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  • Contract management | E-procurement helps to simplify and streamline

    The Procurement & Contracts Division at the ITER Organization is rolling out a new e-procurement tool that will simplify and streamline contract management [...]

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  • Cooling water plant | Partners work in lockstep to keep ITER cool

    Much of the cooling water plant is now ready for commissioning, thanks to a well-executed plan and close coordination among partners. 'Sooner or later, all heat [...]

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  • American Physical Society | Alberto Loarte elected Fellow

    Alberto Loarte, head of the ITER Science Division, has been elected as a Fellow of the American Physical Society (APS). Loarte was nominated by the APS Division [...]

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  • Fusion events | Bringing power to the people

    In tandem with the annual Fête de la Science, a French exhibition on the sciences, the European research consortium EUROfusion is premiering a new travelling ex [...]

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  • Fusion world | Stellarators "an option" for future power plants

    In the history of magnetic fusion, the photo is iconic. A smiling, bespectacled middle-aged man stands next to a strange contraption sitting on a makeshift wood [...]

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Of Interest

See archived entries

Fusion machines

Searching for the perfect shape

The perfect magnetic trap may not exist, but the torus-shaped tokamak is currently the fusion device with the best performance on record so far. Source: EFDA-JET (now EUROfusion) (Click to view larger version...)
The perfect magnetic trap may not exist, but the torus-shaped tokamak is currently the fusion device with the best performance on record so far. Source: EFDA-JET (now EUROfusion)
The perfect magnetic trap doesn't exist. Over time plasma physicists have experimented with different types of cylinders, magnetic mirrors and circular or helical shapes to optimize control of the plasma. While R&D continues on many fusion energy configurations, the torus-shaped tokamak has yet to be dethroned as the highest performing fusion device.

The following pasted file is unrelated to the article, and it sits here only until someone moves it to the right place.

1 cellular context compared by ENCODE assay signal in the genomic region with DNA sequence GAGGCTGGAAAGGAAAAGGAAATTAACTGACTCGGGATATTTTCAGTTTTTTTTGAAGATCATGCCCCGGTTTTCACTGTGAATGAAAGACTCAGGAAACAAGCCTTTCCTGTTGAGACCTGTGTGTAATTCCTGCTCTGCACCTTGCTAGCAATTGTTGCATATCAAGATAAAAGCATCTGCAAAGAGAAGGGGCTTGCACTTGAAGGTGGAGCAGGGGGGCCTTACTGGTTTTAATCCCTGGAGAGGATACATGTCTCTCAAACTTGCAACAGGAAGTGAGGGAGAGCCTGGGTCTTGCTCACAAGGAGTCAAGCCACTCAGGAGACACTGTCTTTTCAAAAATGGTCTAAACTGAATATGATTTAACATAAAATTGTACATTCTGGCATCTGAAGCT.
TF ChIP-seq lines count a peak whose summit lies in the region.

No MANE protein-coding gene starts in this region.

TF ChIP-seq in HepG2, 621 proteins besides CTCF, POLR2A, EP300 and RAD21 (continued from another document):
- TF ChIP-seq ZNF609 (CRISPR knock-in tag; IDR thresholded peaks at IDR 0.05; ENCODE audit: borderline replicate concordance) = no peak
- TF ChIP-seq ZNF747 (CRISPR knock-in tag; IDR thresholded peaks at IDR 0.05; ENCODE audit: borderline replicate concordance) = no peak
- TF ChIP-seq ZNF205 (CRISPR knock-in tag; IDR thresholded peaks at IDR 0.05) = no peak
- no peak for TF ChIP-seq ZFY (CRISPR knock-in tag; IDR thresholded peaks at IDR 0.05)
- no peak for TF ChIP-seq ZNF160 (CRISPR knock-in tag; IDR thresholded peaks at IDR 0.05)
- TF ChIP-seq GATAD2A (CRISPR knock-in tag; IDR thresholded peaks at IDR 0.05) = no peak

What is the objective of a magnetic fusion trap? Fusion plasmas must remain in suspension in order to avoid contact between the superheated particles and the material vessel. As plasmas consist of electrically charged particles—positive ions and negative electrons—they can be controlled and confined by magnetic forces. ITER's magnetic "cage" will be created by superconducting coils shaping and controlling the plasma, as well as by electrical currents circulating within.

The first magnetic traps were open-ended cylinders. (Click to view larger version...)
The first magnetic traps were open-ended cylinders.
In the early days of plasma research, physicists experimented with cylindrical systems—devices with coils around a tube that created linear magnetic fields running parallel to the vessel body. But the "holes" in the magnetic trap—the cylinder's open ends—resulted in high losses of energy as the plasma particles escaped.

Source: WikiHelper2134 (Click to view larger version...)
Source: WikiHelper2134
Magnetic mirrors at the two openings of the device, essentially reflecting particles back into the cylinder, were an early attempt to solve the problem. Still, there were substantial losses of energy, despite the mirror trap.

The next solution came in the form of a closed system in which the magnetic field lines turn in on themselves—like a snake biting its tail—allowing the particles to spin indefinitely. The stellarator, with its complex geometry of twisted coils, was the first device to apply this shape, but using a complicated physical configuration that makes stellarators extremely challenging to build.

The complex geometry of the stellarator. Source: Max-Planck-Institut für Plasmaphysik (Click to view larger version...)
The complex geometry of the stellarator. Source: Max-Planck-Institut für Plasmaphysik
The torus-shaped tokamak, invented in Russia in the 1950s, also enables magnetic field lines that close to form a ring, but its smooth and symmetrical structure is much easier to build than the stellarator. However, there were early difficulties also with the tokamak design when experiments showed that electrically charged particles—while moving within the torus along magnetic field lines—would eventually drift off vertically, hit the walls and be lost.

This problem was resolved by inducing an electrical current inside the plasma, creating an additional magnetic field perpendicular to the current. As a result, the particles move in a three-dimensional curve, very much like a helix, and remain within the torus.

Today, the tokamak design rules supreme in the world of fusion. While innovators continue to experiment with a variety of devices, fuels, and approaches, the hydrogen-fuelled tokamak fusion reactor remains the device with the best performance on record so far.

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